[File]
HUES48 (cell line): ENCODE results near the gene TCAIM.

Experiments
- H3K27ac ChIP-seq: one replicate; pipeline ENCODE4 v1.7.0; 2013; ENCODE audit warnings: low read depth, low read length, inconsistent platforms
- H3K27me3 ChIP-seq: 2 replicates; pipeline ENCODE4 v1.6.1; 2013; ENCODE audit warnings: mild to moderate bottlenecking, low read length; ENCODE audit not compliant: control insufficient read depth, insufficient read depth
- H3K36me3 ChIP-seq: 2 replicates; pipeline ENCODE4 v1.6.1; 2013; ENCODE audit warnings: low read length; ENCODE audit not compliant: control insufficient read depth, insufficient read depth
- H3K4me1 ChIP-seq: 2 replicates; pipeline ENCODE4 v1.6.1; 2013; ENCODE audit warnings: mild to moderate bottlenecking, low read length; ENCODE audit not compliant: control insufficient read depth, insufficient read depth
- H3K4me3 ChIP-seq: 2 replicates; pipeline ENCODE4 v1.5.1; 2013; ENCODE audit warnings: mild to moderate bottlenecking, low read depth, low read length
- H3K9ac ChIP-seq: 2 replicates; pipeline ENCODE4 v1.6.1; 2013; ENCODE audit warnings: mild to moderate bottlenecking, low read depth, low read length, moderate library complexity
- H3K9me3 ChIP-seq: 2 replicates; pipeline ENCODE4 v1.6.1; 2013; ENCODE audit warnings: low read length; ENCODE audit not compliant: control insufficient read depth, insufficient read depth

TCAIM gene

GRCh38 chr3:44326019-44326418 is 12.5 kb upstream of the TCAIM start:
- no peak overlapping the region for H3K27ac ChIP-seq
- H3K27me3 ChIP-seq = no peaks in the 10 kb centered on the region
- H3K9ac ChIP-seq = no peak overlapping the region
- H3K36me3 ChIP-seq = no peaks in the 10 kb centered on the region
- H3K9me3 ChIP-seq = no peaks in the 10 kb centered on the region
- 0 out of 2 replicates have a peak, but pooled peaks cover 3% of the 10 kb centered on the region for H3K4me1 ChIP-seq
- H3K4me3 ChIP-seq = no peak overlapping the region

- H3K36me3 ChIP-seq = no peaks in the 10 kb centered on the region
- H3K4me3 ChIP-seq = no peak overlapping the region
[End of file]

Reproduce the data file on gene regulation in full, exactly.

HUES48 (cell line): ENCODE results near the gene TCAIM.

Experiments
- H3K27ac ChIP-seq: one replicate; pipeline ENCODE4 v1.7.0; 2013; ENCODE audit warnings: low read depth, low read length, inconsistent platforms
- H3K27me3 ChIP-seq: 2 replicates; pipeline ENCODE4 v1.6.1; 2013; ENCODE audit warnings: mild to moderate bottlenecking, low read length; ENCODE audit not compliant: control insufficient read depth, insufficient read depth
- H3K36me3 ChIP-seq: 2 replicates; pipeline ENCODE4 v1.6.1; 2013; ENCODE audit warnings: low read length; ENCODE audit not compliant: control insufficient read depth, insufficient read depth
- H3K4me1 ChIP-seq: 2 replicates; pipeline ENCODE4 v1.6.1; 2013; ENCODE audit warnings: mild to moderate bottlenecking, low read length; ENCODE audit not compliant: control insufficient read depth, insufficient read depth
- H3K4me3 ChIP-seq: 2 replicates; pipeline ENCODE4 v1.5.1; 2013; ENCODE audit warnings: mild to moderate bottlenecking, low read depth, low read length
- H3K9ac ChIP-seq: 2 replicates; pipeline ENCODE4 v1.6.1; 2013; ENCODE audit warnings: mild to moderate bottlenecking, low read depth, low read length, moderate library complexity
- H3K9me3 ChIP-seq: 2 replicates; pipeline ENCODE4 v1.6.1; 2013; ENCODE audit warnings: low read length; ENCODE audit not compliant: control insufficient read depth, insufficient read depth

TCAIM gene

GRCh38 chr3:44326019-44326418 is 12.5 kb upstream of the TCAIM start:
- no peak overlapping the region for H3K27ac ChIP-seq
- H3K27me3 ChIP-seq = no peaks in the 10 kb centered on the region
- H3K9ac ChIP-seq = no peak overlapping the region
- H3K36me3 ChIP-seq = no peaks in the 10 kb centered on the region
- H3K9me3 ChIP-seq = no peaks in the 10 kb centered on the region
- 0 out of 2 replicates have a peak, but pooled peaks cover 3% of the 10 kb centered on the region for H3K4me1 ChIP-seq
- H3K4me3 ChIP-seq = no peak overlapping the region

- H3K36me3 ChIP-seq = no peaks in the 10 kb centered on the region
- H3K4me3 ChIP-seq = no peak overlapping the region